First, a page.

Yemen rebel ally Saleh says open to talks with Saudis


Tensions between the Houthi and Saleh's party rose Wednesday after Saleh's supporters refused access of the Houthis to the Saleh Mosque in the south of Sanaa to secure a religious ceremony to commemorate birthday of Prophet Muhammad.

Saudi Arabia has been leading a coalition of Gulf states against Houthi rebels who ousted the pro-Saudi, internationally-recognized government in Yemen in 2015.

"I call on our brothers in neighbouring stop their aggression and lift the blockade. and we will turn the page", Saleh said.

He added: "We will deal with them in a positive way and what happened to Yemen is enough".

He says that the Yemeni people in Sana'a and in all the provinces have carried out an uprising against the aggression (of the Houthis) toward the nation in the three years after (President Abdrabbu Mansour Hadi) Hadi fled the country, during which time salaries have not been paid, food, water and medicine have become scarce, insecurity has reigned, and children have been drafted to fight.

Local residents who said that loud explosions were heard overnight across the city and into Saturday morning.

Pointing to global law, Lowcock said, "Wars have rules, and they need to be complied with". They spoke on condition of anonymity, fearing reprisals.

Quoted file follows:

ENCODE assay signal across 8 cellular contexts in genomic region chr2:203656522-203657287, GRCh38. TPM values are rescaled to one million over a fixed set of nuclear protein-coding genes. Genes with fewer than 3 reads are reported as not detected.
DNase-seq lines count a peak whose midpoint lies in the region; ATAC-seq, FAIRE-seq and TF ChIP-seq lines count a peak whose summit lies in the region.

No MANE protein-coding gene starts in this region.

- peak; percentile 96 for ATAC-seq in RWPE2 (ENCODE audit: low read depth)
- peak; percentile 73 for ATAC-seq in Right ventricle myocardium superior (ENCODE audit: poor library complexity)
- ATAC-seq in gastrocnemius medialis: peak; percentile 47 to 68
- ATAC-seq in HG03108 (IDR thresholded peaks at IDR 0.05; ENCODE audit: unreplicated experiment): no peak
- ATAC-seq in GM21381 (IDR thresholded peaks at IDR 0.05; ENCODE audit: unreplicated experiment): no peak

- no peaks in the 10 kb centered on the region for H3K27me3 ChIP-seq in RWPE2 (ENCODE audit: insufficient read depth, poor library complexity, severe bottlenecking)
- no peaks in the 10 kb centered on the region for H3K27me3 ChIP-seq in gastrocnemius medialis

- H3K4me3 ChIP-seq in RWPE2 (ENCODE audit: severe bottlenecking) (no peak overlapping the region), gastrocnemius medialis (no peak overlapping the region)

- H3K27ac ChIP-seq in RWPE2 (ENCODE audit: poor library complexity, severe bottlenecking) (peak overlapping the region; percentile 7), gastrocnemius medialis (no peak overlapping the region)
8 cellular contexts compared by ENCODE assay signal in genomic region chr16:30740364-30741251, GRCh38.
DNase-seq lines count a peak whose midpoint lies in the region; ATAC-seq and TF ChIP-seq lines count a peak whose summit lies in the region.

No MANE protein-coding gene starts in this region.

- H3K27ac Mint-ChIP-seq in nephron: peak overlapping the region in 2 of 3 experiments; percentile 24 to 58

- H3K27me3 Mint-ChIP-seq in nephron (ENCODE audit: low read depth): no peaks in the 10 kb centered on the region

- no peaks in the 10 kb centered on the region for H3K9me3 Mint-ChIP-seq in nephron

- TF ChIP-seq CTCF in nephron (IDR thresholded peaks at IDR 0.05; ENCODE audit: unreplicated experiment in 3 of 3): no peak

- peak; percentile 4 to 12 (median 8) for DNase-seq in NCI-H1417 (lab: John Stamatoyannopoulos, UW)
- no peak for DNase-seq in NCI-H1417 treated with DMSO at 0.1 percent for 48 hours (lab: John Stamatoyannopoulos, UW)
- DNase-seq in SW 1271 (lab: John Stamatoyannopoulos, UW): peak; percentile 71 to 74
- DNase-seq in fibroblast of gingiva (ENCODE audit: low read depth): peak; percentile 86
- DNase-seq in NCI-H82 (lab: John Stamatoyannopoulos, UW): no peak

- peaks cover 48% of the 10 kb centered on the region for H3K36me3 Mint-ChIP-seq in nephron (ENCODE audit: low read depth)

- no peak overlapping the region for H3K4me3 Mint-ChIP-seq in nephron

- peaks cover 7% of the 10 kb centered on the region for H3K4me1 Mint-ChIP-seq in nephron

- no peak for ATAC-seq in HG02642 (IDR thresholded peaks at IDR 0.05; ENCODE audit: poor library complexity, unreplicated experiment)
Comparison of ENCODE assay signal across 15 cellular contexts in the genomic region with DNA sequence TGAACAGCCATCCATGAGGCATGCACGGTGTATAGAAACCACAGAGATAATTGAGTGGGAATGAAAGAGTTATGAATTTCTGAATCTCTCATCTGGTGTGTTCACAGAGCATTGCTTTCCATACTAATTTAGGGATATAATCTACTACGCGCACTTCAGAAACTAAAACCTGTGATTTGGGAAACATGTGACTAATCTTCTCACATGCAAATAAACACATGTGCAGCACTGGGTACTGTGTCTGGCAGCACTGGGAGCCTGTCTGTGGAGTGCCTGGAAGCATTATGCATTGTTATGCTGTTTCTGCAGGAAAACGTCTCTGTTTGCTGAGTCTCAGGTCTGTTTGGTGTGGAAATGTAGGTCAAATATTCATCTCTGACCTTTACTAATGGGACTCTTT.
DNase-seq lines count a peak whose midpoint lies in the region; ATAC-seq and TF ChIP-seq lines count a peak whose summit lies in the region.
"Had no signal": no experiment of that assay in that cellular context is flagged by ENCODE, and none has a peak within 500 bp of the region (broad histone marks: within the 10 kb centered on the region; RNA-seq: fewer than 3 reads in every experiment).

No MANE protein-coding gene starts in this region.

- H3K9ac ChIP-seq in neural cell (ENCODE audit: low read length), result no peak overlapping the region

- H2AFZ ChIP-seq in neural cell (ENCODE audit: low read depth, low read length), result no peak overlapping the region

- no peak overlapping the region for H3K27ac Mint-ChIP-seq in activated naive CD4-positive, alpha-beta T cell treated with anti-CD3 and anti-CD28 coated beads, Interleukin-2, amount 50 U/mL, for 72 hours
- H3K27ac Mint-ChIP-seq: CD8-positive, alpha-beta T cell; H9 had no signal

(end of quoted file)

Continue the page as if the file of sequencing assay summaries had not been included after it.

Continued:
There was no immediate word on casualties.

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Saleh was forced to surrender his office in 2012 amid a wave of mass protests in the country, abandoning the presidency to his Vice-President Hadi.

The Saudi-led coalition welcomed Mr Saleh's change of stance.

He added that some speculators claim that Saleh's statements are actually a proposition by Saudi Arabia to roll down the hostilities in a manner which would save face.

Mr Hadi, in a statement after a meeting with his advisors, also said he was ready to work with Mr Saleh against the Houthis.

He urged the "turning a new page with all the political sides. and to form a broad national coalition that will lay the foundations for a new era and unify everyone against the coup militia". Saleh has accused the Houthis of seeking to monopolise power and the rebels have accused the strongman of treason over his suspected contacts with Saudi Arabia.

"It is not unusual or surprising that Saleh turns his back on a partnership he never believed in", the group's political bureau said in a statement.

The head of the Houthi's Ansarullah group, Abdel-Malek al-Houthi, has described Saleh's change of heart as "sedition", and appealed to him to show more wisdom and maturity.

He also accused the Houthis of "terrorizing" civilians.